It’s not hard to understand the benefits. According to a landmark study and survey of thousands of workers, 37 percent of unauthorized immigrant workers were the victims of minimum wage law violations at the hands of their employers (meaning they were not paid the legally required minimum wage). A whopping 84 percent who worked full time were not paid for overtime, i.e., the legally required time-and-a-half rate for the hours they worked in a week beyond 40 hours.

Survey data show how the lives of young people who qualified for DACA, Obama’s existing deferred action initiative from 2012, have improved as a direct result of it. The unauthorized immigrants who qualify for Obama’s new, expanded deferred action and work authorization will, for the first time, have the same legal protections as those protected under DACA, and where they’ll count most is in the workplace. Those who qualify will be able to work legally and increase their earnings, either with a better-paying job or by demanding they be paid the minimum wage and for overtime. If their employer fails to comply, the newly-authorized workers will be empowered to complain to authorities without fear of employer retaliation or deportation. The workers would also be able to access the court system in order to compel an employer to pay the amount they’re owed.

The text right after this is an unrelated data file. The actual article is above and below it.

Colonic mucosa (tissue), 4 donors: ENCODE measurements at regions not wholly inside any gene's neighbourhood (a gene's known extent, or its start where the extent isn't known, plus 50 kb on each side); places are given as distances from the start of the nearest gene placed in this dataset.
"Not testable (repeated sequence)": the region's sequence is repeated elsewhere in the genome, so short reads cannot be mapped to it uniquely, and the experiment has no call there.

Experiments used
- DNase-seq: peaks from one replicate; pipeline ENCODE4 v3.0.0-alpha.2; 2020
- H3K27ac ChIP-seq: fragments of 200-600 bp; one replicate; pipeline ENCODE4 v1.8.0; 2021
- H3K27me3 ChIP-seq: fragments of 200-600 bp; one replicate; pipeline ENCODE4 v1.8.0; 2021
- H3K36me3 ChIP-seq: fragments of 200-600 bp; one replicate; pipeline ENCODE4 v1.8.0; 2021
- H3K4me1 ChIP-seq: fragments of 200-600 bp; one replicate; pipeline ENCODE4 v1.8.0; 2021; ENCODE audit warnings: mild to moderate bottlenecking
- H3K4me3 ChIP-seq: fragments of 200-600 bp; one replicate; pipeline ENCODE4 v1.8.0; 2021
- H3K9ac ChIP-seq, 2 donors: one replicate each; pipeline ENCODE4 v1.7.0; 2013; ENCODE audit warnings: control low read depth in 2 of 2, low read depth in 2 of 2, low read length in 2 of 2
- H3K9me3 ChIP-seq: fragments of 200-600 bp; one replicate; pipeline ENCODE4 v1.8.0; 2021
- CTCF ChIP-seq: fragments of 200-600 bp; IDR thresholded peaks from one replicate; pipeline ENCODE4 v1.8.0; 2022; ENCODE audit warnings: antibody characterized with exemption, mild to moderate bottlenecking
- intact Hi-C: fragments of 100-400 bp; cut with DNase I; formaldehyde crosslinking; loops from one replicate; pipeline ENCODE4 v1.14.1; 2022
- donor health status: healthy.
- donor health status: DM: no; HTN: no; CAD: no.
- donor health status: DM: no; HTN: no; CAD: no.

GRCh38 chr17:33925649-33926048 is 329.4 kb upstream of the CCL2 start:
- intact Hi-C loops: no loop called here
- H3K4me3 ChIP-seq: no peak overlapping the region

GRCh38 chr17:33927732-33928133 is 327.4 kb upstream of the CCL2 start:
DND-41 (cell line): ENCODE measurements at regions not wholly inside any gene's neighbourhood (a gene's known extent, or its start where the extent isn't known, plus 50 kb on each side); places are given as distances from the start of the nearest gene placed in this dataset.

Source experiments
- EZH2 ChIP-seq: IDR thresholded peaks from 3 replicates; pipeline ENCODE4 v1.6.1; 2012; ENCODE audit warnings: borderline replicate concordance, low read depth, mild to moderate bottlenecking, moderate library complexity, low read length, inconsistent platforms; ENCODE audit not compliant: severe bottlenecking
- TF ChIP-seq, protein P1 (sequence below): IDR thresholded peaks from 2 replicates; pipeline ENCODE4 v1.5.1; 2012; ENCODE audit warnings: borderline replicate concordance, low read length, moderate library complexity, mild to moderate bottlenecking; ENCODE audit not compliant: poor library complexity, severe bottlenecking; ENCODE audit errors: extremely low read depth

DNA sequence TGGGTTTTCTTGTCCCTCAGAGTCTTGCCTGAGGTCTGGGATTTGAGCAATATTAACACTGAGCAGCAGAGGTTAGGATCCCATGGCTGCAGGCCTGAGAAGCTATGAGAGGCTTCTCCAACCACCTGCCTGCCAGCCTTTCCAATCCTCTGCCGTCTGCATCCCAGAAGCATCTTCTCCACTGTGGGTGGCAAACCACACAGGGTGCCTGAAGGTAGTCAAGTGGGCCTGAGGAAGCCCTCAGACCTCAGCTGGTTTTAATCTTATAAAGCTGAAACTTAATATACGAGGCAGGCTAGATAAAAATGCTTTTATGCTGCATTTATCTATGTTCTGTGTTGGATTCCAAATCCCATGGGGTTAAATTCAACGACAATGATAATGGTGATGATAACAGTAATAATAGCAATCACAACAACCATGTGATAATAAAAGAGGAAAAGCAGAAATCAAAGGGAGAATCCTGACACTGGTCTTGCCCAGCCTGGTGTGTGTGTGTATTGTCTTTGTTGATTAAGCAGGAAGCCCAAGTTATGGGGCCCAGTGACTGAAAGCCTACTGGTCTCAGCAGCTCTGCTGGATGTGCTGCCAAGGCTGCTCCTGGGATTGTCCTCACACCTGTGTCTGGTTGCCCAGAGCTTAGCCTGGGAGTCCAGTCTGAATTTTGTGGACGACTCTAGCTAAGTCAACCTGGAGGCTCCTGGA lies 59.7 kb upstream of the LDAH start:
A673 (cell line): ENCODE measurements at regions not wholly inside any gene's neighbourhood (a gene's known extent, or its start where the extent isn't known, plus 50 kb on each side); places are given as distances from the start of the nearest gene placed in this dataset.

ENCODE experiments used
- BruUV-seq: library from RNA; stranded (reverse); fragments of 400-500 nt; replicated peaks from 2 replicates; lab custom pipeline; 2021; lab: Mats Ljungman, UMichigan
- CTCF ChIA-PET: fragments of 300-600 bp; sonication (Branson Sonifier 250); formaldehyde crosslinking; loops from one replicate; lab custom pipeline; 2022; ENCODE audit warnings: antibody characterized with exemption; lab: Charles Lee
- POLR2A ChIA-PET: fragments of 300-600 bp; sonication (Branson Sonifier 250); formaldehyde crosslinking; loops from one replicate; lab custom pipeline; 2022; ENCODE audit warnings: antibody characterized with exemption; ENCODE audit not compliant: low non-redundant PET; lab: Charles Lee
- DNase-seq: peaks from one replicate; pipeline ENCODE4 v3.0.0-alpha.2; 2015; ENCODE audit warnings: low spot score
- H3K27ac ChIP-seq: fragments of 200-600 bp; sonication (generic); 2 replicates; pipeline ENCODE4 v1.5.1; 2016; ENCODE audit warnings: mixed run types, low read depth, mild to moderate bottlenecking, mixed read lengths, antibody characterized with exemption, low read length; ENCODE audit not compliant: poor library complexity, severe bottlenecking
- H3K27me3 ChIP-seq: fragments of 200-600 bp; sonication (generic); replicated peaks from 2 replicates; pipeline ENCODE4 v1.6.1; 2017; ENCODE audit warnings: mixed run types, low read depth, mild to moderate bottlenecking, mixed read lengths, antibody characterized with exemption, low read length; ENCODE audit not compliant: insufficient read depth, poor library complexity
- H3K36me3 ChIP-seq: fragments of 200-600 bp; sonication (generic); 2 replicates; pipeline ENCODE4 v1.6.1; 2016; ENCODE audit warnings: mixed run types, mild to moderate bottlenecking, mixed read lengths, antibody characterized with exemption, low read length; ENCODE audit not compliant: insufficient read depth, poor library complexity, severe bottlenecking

The Center for American Progress estimates that across the board, unauthorized immigrants will see their wages rise by 8.5 percent on average. To illustrate, imagine a janitor in California who earns $7.00 an hour. If that janitor becomes work authorized and can begin working legally and earning the California minimum wage of $9.00 an hour, that represents a 28.6 percent increase in pay. Add in overtime pay, and it’ll be more.

This is obviously good for the unauthorized immigrant worker. But even if you don’t care about that, you should know that U.S.-born workers would also reap important benefits.